In order to build the schools that we need, educational institutions must develop a framework for the delivery of mental health services, including telehealth, that will meet a wide range of students’ needs.
Pillar 3: Early Identification
The development of universal mental health screening programs in public education institutions across the nation should be deemed as equally important as current programs that screen regularly for vision, hearing, dental, and academic deficits. When schools provide universal mental health screenings for students during physicals and/or at key transition points throughout their education, they increase the likelihood of success. Schools can also implement early developmental screening, including adverse childhood events (ACEs) and social-emotional learning with appropriate follow up and intervention.
Pillar 4: Educating the Educators
Educators are faced with a wide range of student social, emotional, and behavioral challenges. We must provide meaningful training and professional development that meets the needs of teachers and empowers them to take on these challenges with confidence. Training should include how to incorporate mental health and substance use education into school curricula, with emphasis on social-emotional learning and multi-tiered systems of support.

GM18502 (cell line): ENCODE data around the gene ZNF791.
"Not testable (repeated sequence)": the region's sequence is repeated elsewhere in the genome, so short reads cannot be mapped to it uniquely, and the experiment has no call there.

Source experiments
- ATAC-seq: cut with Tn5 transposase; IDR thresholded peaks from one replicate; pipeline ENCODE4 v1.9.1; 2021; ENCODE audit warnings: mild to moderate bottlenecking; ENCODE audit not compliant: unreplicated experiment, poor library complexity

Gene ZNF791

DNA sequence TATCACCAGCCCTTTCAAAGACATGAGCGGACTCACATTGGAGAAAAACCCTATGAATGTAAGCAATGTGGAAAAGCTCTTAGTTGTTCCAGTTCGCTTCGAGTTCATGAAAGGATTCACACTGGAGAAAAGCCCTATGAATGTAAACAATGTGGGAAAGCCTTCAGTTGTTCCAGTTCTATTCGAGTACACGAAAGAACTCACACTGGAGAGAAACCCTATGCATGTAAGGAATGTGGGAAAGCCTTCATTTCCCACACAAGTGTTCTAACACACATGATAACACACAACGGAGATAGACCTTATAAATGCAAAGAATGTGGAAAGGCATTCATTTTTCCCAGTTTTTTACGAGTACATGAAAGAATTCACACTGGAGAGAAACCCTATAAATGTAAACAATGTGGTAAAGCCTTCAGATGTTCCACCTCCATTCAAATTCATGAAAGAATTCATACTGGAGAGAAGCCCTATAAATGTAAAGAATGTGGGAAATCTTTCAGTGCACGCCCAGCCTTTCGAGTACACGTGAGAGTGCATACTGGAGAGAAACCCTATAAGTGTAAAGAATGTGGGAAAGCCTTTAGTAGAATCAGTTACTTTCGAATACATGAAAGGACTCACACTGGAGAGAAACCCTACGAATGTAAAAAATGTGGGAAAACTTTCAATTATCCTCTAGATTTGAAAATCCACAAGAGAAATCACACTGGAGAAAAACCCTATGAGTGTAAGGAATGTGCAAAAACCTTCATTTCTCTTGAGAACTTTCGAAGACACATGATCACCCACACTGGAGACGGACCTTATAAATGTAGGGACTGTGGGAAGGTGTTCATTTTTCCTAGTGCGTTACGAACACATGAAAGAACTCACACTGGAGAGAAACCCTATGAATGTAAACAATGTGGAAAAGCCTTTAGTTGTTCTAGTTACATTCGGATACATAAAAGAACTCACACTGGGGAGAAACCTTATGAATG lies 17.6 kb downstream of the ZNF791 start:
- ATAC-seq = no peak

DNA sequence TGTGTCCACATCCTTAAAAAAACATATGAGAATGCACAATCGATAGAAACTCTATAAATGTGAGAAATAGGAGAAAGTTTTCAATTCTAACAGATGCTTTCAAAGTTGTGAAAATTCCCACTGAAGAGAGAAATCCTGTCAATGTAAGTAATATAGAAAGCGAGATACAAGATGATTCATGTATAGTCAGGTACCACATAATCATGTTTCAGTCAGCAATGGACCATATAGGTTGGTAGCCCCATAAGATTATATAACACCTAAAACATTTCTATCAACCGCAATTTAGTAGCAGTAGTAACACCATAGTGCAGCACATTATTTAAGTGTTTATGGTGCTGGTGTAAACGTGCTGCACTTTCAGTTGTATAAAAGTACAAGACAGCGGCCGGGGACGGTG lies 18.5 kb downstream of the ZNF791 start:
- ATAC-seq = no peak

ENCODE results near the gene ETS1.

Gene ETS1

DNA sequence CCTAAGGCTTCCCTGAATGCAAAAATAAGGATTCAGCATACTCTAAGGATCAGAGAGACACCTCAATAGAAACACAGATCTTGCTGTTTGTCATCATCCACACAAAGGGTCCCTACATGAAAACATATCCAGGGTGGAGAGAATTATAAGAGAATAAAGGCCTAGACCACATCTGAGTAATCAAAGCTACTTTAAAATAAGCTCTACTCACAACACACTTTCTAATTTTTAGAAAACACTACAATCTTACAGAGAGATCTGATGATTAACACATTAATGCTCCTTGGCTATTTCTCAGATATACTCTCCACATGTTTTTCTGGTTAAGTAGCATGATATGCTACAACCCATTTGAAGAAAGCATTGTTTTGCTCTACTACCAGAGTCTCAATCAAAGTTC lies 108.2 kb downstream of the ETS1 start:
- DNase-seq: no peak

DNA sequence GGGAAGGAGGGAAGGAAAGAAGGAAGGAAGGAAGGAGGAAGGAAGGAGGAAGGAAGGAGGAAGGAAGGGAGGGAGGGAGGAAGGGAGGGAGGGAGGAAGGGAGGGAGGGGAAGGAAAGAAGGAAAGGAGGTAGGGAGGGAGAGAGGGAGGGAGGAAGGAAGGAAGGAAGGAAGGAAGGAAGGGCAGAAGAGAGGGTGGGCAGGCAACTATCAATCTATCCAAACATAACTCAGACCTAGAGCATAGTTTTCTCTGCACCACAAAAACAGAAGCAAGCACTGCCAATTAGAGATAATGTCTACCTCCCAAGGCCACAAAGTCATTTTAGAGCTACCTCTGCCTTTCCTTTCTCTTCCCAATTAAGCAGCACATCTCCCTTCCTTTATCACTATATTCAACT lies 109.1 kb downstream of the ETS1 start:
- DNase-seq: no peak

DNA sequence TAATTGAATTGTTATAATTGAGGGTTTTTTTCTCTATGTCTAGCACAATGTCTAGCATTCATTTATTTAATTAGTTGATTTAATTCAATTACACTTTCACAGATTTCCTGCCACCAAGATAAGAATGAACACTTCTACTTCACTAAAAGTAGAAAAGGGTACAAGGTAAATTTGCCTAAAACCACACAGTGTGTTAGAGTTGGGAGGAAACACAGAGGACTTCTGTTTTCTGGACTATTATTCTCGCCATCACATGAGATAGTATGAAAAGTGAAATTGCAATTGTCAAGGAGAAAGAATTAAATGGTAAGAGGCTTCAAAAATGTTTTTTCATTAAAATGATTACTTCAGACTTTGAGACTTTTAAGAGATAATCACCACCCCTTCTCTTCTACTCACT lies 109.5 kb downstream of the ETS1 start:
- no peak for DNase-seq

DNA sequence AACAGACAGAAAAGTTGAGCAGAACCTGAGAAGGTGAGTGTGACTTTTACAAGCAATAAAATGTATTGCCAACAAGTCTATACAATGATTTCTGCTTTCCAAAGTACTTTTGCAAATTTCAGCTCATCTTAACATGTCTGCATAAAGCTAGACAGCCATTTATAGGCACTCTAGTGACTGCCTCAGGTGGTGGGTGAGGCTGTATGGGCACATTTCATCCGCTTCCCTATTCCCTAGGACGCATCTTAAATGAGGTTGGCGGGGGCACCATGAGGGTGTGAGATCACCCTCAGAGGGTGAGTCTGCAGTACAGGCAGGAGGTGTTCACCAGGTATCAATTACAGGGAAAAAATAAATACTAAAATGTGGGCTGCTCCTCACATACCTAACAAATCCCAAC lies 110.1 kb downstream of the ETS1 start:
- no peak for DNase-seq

Pillar 5: Sustainability
One of the greatest barriers to mental health services in schools is how to sustain programs over the long term. School districts and local agencies can identify innovative ways to implement, fund, and sustain this critical support, including leveraging grant programs and federal and state funding. States should allow Medicaid to pay for mental health services provided in schools (in person or via telehealth to any Medicaid-eligible student, not just those with an Individualized Education Plan) and allow schools to bill Medicaid for telehealth services that originate from the school.

News & Resources

‘We can’t wait.’ N.J. must tackle surging mental health crisis now, experts warn.